Inspectors general

Major General Sher Afgan. IG-FC Balochistan.

Khyber Pakhtunkhwa

Frontier Corps headquarters in Bala Hisar Fort, Peshawar, Khyber Pakhtunkhwa, Pakistan.

After independence in 1947, the Inspectors-General of FC NWFP were:

  1. Brig Ahmad Jan, MBE (1950–51)
  2. Brig K A Rahim Khan (1951–53)
  3. Brig Bakhtiar Rana, MC (1953–55)US-O9 insignia.svg
  4. Brig Sadiq Ullah Khan, M.C (1955–58)
  5. Brig Rakhman Gul, SQA, S, K, MC (1958–63)US-O9 insignia.svg
  6. Brig Sadiq Ullah Khan, MC (1963–64)
  7. Brig Bahadur Sher, MC (1964–66)US-O9 insignia.svg
  8. Brig Mahboob Khan, TQA (1966–69)
  9. Brig Mahmud Jan, SQA (1969–71)
  10. Maj-Gen Shireen Dil Khan Niazi (1971–72)
  11. Brig Iftikhar e Bashir (1972)
  12. Maj-Gen Naseerullah Babar, SJ & Bar (1972–74)
  13. Maj-Gen Ghulam Rabbani Khan, SBt (1974–78)US-O9 insignia.svg
  14. Maj-Gen Agha Zulfiqar Ali Khan (1978–81)
  15. Maj-Gen Mian Muhammad Afzal (1982–84)US-O9 insignia.svg
  16. Maj-Gen Arif Bangash, SBt (1984–86)US-O9 insignia.svg
  17. Maj-Gen Mohammad Shafiq, SBt (1986–88)US-O9 insignia.svg
  18. Maj-Gen Ghazi ud Din Rana, SBt (1988–90)
  19. Maj-Gen Humayun Khan Bangash, TBt (1990–91)US-O9 insignia.svg
  20. Maj-Gen Muhammad Naeem Akbar Khan (1991–92)US-O9 insignia.svg
  21. Maj-Gen Mumtaz Gul, TBt (1992–94)US-O9 insignia.svg
  22. Maj-Gen Fazal Ghafoor, SBt (1994–97)
  23. Maj-Gen Sultan Habib (1997–2000)
  24. Maj-Gen Tajul Haq (2000–03)
  25. Maj-Gen Hamid Khan (2003–04)US-O9 insignia.svg
  26. Maj-Gen Tariq Masood (2004–06)
  27. Maj-Gen Alam Khattak (2006–08)US-O9 insignia.svg
  28. Maj-Gen Tariq Khan (2008–10)US-O9 insignia.svg
  29. Maj-Gen Nadir Zeb (2010–2012)
  30. Maj-Gen Ghayur Mehmood, TBt (2012–2014)US-O9 insignia.svg[9]
  31. Maj-Gen Tayyab Azam (2014 to date)
  32. Maj-Gen Shaheen Mazhar (2016 to date)


  1. Maj.Gen. Syed Sadaqat Ali Shah (2001–2005)
  2. Maj.Gen. Shujaat Zamir Dar (2005–2007) US-O9 insignia.svg
  3. Maj.Gen. Salim Nawaz (2007–2010) US-O9 insignia.svg
  4. Maj.Gen. Ubaid Ullah Khan Khattak (2010–2013) US-O9 insignia.svg
  5. Maj.Gen. Ejaz Shahid (2013–)
  6. Maj.Gen. Sher Afghan

Notable Deputy Inspector generals

Khyber Pakhtunkhwa

1. Brigadier Tila Mohammad (2007 to 2008)

2. Brigadier Nadir Zeb (2008 to 2010)


1. Brigadier Furqan (2006 to 2008)

2. Brigadier Sikandar Khan (2008 to 2009)

3. Brigadier Khalid Saleem (2013-2014)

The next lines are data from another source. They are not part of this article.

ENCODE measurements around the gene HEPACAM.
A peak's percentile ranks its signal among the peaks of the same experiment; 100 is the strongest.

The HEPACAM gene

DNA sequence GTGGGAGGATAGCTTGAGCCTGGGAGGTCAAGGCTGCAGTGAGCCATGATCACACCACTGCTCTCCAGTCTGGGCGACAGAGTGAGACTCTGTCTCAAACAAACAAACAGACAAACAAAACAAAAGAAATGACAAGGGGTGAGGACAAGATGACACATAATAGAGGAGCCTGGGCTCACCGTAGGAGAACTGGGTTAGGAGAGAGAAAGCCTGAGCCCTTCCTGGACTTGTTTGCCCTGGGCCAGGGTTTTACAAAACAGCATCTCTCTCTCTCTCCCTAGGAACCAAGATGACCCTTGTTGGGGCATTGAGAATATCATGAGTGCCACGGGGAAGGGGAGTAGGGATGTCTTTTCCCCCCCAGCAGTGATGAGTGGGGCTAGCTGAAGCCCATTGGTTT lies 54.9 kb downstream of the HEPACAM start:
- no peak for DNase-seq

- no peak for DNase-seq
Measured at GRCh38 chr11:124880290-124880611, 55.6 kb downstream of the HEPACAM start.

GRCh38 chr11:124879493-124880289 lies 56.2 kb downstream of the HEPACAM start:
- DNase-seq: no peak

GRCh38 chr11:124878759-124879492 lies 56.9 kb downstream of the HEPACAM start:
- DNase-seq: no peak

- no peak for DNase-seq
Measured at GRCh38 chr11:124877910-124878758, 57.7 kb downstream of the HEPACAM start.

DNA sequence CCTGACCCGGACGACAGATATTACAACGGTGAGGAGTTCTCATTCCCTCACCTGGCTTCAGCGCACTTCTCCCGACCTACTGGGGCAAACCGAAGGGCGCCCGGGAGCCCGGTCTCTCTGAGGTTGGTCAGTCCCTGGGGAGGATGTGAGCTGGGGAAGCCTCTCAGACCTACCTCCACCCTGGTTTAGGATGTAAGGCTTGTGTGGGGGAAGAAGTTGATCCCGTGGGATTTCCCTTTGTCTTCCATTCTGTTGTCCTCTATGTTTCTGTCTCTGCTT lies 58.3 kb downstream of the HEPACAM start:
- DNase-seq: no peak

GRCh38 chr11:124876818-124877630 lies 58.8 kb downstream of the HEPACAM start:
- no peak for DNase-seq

4. Brigadier Tahir Mehmood (2014-2015)

Frontier Corps schools and colleges

Current counter-insurgency operations

Notable operations, incidents and controversies


See also


  1. 1.0 1.1 1.2 1.3 1.4 1.5 1.6 1.7 Hassan Abbas (2007-03-30). "Transforming Pakistan's Frontier Corps". Terrorism Monitor. Washington: Jamestown Foundation. 5 (6). Archived from the original on 2008-08-04. Retrieved 2010-09-09.<templatestyles src="Module:Citation/CS1/styles.css"></templatestyles>
  2. "Journey from Scratch to Nuclear Power". Pakistan Army. Retrieved 2010-09-09.<templatestyles src="Module:Citation/CS1/styles.css"></templatestyles>
  3. 3.0 3.1 3.2 3.3 [1] Miller, Greg, "U.S. military aid to Pakistan misses its Al Qaeda target", Los Angeles Times, November 5, 2007, accessed November 7, 2007
  4. "Northern Light Infantry Regiment". Pakistan Army. Retrieved 2010-09-09.<templatestyles src="Module:Citation/CS1/styles.css"></templatestyles>
  5. [2] Stockman, Farah, "Pakistan aid plan facing resistance / $300m requested for paramilitaries", Boston Globe, July 22, 2007, accessed November 7, 2007
  6. "Balochistan unrest: FC police powers mandate gets one-month extension". The Express Tribune. 3 November 2012.<templatestyles src="Module:Citation/CS1/styles.css"></templatestyles>
  7. "No Governor rule, army control: PM gives FC police powers in Quetta". The Express Tribune. 12 January 2013.<templatestyles src="Module:Citation/CS1/styles.css"></templatestyles>
  8. The Newspaper's Staff Correspondent. "Police powers for FC extended".<templatestyles src="Module:Citation/CS1/styles.css"></templatestyles>
  9. "Major reshuffle in the army". The News.<templatestyles src="Module:Citation/CS1/styles.css"></templatestyles>
  10. "UNPO: Balochistan: Frontier Corps Burned Civilian Homes and Abducted Youth".<templatestyles src="Module:Citation/CS1/styles.css"></templatestyles>

External links